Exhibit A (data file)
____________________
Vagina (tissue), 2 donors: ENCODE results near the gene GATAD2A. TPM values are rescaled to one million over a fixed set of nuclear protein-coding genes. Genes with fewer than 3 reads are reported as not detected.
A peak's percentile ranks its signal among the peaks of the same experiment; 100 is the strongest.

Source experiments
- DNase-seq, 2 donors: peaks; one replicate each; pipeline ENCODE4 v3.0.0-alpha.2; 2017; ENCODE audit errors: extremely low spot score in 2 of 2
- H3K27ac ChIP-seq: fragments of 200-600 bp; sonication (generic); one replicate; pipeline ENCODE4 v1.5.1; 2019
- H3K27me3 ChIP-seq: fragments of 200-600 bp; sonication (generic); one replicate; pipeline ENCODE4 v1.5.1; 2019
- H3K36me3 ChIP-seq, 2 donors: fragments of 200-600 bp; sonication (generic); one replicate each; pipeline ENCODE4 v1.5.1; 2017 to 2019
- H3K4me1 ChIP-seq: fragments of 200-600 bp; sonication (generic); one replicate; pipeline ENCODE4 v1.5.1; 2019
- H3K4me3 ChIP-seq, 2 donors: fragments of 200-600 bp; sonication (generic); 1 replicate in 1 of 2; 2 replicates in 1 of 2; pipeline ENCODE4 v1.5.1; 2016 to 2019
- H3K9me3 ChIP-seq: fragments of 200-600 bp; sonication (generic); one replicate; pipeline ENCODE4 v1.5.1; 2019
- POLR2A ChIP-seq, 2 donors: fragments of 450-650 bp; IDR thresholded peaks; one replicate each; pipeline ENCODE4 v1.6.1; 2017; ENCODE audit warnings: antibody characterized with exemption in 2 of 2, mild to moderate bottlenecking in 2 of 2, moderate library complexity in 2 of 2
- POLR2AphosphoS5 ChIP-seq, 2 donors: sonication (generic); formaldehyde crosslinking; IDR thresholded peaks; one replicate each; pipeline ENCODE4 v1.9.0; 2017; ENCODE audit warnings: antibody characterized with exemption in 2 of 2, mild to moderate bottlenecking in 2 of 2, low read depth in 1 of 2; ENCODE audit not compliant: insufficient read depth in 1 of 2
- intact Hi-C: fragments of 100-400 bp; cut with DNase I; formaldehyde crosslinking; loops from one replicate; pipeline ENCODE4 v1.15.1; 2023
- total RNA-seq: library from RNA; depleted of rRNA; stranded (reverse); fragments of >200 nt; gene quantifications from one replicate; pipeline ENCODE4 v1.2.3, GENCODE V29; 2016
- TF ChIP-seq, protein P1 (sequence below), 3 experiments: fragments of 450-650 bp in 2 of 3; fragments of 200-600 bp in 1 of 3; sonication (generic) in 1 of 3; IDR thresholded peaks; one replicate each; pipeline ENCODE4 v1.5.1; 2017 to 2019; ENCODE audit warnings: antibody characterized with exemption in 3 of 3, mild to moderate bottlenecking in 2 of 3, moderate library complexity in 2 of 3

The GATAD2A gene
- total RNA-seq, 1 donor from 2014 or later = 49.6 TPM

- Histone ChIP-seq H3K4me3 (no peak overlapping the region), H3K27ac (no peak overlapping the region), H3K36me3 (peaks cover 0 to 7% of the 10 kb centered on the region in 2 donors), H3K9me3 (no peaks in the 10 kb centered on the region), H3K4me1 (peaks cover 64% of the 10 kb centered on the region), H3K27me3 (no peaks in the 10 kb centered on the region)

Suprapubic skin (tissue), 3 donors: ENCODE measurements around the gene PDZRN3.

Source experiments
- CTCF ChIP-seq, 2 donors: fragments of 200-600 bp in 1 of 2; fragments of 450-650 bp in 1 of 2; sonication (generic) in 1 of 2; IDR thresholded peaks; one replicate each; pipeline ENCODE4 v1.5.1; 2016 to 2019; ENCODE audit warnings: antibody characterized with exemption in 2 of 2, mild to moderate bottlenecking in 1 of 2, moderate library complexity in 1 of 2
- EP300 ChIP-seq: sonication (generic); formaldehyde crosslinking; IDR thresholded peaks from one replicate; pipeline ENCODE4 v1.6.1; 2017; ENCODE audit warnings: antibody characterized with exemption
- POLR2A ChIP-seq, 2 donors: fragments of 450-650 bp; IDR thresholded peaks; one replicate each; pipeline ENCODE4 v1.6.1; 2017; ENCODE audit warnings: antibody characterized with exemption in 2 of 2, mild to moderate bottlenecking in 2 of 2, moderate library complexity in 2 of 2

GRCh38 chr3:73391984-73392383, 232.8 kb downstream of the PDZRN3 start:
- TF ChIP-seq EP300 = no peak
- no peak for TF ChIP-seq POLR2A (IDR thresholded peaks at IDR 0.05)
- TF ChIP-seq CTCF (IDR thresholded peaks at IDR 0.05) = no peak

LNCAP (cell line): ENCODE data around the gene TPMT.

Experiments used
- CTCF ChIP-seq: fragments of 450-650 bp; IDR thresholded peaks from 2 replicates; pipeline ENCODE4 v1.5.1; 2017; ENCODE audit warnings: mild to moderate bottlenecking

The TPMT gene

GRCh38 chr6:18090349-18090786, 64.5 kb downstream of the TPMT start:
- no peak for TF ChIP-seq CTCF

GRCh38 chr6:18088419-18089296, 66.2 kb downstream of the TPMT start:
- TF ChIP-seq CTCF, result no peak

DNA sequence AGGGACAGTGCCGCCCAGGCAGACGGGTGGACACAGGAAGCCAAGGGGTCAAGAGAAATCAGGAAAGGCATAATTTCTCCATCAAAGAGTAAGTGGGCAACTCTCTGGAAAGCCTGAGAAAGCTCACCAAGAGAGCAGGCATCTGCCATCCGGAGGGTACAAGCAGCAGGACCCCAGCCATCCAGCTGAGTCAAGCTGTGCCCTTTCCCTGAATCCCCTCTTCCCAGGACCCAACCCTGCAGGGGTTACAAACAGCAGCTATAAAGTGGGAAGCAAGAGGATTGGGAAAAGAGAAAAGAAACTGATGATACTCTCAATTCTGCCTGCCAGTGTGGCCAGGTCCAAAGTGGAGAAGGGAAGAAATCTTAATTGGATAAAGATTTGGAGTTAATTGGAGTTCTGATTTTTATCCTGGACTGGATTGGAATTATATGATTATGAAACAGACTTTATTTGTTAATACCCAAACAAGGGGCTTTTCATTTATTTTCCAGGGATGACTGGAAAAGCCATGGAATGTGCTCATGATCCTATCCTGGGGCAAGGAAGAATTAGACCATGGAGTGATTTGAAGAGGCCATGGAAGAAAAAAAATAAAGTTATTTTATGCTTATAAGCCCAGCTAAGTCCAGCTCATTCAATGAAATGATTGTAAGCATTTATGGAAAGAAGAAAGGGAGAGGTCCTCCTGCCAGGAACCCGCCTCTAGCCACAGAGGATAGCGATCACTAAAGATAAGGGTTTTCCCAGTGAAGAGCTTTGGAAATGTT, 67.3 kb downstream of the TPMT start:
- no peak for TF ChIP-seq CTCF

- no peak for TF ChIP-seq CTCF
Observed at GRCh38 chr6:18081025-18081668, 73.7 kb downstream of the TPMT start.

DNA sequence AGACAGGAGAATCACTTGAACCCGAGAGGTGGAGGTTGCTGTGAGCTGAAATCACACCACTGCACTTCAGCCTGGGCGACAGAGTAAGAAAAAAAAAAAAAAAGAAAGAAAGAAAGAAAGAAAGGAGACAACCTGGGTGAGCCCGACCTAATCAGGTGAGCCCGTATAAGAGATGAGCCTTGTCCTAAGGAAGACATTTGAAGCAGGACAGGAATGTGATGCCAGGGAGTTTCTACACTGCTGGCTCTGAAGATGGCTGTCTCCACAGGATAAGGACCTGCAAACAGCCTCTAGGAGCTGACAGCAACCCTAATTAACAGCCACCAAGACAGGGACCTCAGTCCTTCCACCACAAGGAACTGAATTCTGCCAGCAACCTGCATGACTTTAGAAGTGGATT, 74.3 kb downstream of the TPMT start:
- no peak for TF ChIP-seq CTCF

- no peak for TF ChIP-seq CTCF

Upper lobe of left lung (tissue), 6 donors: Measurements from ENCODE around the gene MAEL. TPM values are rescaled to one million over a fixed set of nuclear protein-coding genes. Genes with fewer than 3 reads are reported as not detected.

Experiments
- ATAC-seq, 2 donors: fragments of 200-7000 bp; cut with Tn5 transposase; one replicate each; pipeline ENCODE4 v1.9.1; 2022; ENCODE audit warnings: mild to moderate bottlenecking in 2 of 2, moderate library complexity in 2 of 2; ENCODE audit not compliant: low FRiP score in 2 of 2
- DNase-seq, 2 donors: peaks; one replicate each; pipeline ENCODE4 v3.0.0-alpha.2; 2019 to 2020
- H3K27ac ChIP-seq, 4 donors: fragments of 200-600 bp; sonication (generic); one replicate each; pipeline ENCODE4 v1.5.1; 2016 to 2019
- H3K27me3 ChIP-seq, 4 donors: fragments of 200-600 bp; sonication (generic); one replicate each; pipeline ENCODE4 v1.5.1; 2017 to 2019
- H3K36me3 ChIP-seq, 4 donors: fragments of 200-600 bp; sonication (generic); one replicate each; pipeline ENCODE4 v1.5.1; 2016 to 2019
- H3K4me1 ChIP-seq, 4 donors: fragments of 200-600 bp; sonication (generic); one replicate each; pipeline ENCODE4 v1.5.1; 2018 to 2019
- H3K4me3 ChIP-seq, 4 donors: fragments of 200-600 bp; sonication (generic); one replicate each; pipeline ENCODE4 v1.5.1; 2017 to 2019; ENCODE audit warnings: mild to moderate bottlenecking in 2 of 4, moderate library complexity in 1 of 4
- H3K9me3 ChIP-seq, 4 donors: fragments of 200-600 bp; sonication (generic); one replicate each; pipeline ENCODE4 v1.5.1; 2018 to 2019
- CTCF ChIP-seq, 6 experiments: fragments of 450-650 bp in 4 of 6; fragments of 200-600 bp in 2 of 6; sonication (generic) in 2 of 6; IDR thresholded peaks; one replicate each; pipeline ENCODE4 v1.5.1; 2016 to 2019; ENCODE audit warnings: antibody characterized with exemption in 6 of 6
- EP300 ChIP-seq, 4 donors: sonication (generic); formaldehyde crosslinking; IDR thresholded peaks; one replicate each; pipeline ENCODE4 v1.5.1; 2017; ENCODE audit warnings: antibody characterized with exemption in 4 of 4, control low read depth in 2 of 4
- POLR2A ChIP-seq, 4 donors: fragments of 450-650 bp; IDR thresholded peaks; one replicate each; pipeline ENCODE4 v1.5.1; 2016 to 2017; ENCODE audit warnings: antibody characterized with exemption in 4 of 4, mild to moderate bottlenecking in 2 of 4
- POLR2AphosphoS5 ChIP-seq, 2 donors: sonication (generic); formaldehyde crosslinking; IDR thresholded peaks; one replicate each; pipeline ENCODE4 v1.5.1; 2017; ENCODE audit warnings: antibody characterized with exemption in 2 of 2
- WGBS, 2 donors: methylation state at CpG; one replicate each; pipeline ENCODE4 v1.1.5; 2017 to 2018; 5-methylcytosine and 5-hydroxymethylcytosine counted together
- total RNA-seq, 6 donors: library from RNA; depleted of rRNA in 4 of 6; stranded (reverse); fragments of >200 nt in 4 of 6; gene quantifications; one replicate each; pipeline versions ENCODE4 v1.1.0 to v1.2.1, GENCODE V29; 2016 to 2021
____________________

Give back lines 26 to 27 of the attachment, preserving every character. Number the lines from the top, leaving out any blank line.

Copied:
- no peak for TF ChIP-seq POLR2A (IDR thresholded peaks at IDR 0.05)
- TF ChIP-seq CTCF (IDR thresholded peaks at IDR 0.05) = no peak